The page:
Another way to create an effective release plan is to use tools and software that can help you organize, visualize, and track your release progress. Here are some examples of tools and software that you can use to create an effective release plan:

  • airfocus: airfocus offers a release plan template along with a step-by-step guide on how to create it, and best practices for having a successful plan. It's important to note that release plans are not set in stone, they need to change and adapt to the changing data, needs, and resources of the team and different stakeholders; airfocus allows you to do just that, with its modular platform built to give you flexibility without any wasted time.

Release plan
  • Jira: Jira is a project management software that allows you to create and manage releases using agile methodologies. When connecting Jira with your roadmap, you can do a deep dive into particular features and have all the information in one place. 

  • Asana: Asana is a work management platform that allows you to create and manage releases using various views such as lists, boards, timelines, calendars, or portfolios. Asana has great tools that work with time dependencies, can work with different projects easily, and is more likely to be used by teams outside of engineering, so there are paths to communication there. 

  • Trello: Trello is a collaboration tool that allows you to create and manage releases using cards, lists, and boards. This is the easiest option to use. It makes up for what it is missing in features in ease of use. 

Of course, these tools are more effective when used in conjunction with an airfocus roadmap. You can find a list of our integrations(which include the three tools listed above) here.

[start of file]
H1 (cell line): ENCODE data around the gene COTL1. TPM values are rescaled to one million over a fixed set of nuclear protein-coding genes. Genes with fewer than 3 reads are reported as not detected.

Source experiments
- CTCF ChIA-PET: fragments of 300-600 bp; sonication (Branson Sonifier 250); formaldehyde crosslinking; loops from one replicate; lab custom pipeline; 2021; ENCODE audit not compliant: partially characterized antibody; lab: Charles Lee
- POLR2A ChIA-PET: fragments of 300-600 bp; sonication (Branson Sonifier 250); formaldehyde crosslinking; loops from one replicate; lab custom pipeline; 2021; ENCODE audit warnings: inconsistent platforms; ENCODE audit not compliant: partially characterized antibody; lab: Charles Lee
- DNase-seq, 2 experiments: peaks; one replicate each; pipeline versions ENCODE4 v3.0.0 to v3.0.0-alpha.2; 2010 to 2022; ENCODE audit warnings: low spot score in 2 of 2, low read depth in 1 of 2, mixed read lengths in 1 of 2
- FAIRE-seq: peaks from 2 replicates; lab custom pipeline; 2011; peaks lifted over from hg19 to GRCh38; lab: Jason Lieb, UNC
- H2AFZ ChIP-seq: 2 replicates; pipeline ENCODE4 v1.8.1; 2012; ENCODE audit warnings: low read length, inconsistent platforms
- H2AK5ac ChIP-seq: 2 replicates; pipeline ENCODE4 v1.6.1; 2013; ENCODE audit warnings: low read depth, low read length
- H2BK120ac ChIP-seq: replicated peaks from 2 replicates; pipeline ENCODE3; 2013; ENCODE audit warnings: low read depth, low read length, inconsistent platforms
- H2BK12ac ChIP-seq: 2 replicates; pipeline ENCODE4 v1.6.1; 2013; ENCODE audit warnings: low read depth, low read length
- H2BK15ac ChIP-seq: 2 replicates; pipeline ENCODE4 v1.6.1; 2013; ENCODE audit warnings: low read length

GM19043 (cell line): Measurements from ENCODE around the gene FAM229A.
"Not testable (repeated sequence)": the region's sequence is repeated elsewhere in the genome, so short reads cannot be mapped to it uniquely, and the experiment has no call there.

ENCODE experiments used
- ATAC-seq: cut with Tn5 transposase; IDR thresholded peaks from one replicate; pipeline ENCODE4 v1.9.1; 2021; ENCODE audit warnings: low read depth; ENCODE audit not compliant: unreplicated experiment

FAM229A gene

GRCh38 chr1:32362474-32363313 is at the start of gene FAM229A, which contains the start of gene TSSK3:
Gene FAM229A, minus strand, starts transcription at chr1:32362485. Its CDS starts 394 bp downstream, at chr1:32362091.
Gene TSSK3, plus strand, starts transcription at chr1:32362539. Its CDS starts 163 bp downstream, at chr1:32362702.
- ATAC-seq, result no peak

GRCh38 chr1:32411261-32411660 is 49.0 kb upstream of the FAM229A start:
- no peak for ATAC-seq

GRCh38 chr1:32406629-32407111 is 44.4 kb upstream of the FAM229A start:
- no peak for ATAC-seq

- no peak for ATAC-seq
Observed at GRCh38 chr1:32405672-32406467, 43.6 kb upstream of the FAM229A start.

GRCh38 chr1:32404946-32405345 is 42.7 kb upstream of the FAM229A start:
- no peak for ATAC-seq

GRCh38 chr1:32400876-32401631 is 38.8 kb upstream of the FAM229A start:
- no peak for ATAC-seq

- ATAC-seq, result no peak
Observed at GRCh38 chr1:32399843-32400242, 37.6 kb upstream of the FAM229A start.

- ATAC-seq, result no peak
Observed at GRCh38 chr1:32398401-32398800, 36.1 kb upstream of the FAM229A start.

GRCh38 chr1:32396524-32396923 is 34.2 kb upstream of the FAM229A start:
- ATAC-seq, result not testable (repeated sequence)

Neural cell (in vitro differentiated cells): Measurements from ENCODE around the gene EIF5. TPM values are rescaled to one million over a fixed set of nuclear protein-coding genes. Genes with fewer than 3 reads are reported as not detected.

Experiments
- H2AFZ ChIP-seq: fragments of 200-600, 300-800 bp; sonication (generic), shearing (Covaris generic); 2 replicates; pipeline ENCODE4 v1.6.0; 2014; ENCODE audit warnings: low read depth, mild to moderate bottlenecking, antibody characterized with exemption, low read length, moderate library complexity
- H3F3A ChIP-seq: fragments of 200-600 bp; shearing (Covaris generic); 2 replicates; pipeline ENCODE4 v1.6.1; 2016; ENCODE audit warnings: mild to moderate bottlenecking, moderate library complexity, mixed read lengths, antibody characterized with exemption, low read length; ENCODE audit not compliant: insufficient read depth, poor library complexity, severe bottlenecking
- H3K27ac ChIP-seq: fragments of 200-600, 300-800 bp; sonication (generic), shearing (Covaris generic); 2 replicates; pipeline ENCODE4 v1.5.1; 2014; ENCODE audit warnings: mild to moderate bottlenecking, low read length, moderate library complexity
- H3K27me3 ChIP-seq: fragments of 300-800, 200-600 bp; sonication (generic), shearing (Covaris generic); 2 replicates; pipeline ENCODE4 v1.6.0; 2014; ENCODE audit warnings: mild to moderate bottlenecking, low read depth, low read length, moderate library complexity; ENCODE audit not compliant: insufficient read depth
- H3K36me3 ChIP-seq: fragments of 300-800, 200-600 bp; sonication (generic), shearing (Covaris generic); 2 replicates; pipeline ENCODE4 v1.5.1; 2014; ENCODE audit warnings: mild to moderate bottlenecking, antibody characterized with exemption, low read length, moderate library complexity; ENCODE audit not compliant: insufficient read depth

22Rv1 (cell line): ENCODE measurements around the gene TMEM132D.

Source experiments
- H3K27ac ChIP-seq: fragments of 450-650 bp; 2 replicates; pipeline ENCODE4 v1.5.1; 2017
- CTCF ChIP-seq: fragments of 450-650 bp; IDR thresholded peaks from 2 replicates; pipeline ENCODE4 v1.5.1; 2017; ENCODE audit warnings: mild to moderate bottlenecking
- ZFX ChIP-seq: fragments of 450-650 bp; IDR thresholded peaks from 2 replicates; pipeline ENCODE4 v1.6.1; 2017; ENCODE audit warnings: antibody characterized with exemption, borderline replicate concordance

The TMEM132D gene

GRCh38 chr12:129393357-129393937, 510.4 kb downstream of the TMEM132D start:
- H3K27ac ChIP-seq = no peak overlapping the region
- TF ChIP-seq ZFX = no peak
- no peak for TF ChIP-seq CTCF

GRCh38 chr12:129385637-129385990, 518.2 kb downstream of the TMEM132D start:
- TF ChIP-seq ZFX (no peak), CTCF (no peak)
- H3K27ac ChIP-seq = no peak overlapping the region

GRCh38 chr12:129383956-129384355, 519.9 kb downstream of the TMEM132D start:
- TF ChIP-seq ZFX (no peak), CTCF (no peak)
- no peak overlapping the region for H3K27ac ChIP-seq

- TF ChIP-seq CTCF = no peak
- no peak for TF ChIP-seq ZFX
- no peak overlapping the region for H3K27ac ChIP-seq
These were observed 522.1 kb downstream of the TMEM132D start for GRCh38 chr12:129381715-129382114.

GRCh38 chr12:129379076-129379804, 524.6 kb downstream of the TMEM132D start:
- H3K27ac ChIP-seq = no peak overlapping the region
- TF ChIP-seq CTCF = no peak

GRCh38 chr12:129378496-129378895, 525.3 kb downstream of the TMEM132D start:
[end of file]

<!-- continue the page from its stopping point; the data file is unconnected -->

Templates for creating an effective release plan

To create an effective release plan you can use templates that can help you structure and format your release plan document. Here are some examples of templates that you can use to create an effective release plan:

  • Gantt chart: A Gantt chart is a type of bar chart that shows the start and end dates of each feature or task in a release. It also shows the dependencies and progress of each feature or task. You can use a Gantt chart to visualize and manage your release schedule and resources.

Gantt view airfocus
  • Kanban board: A Kanban board shows the features or tasks in a release as cards that move across different columns or stages. It also shows the priority and status of each feature or task. You can use a Kanban board to organize and track your release workflow and progress.

A release plan is not a roadmap

It’s important to recognize that a roadmap and a release plan are not the same thing. 

A roadmap is a communication tool designed to help the viewer understand the strategy and themes of the company. A roadmap shouldn't talk about direct features and timelines, since it is a public document and these things change on a regular basis. 

When teams confuse a roadmap for a release plan, they will lose trust, as items on a release plan are often ready to go before the release plan is communicated, so the risk of change is low, versus a roadmap where the risk of change is high. 

Conclusion

Building an effective release plan is a crucial skill for product managers. It helps them communicate the value and scope of the release to stakeholders, align the team on the goals and priorities, and manage the risks and dependencies involved in the development process.

However, creating an effective release plan is not an easy task. It requires a lot of research, analysis, collaboration, and iteration. Product managers face many challenges when planning a release, such as balancing resources and timelines, incorporating stakeholder feedback, and managing dependencies.

To overcome these challenges, product managers can learn from the examples and templates provided in this article and implement the strategies and tools discussed to create their own effective release plan. By doing so, they can deliver products that meet customer needs, solve business problems, and achieve market success

Adam Thomas

Adam Thomas

Lead Product Manager @ SmartRecruiters
Adam Thomas is a technologist and product management expert based in Harlem, NY. He’s passionate about social justice and the behavioral psychology at work within product teams....more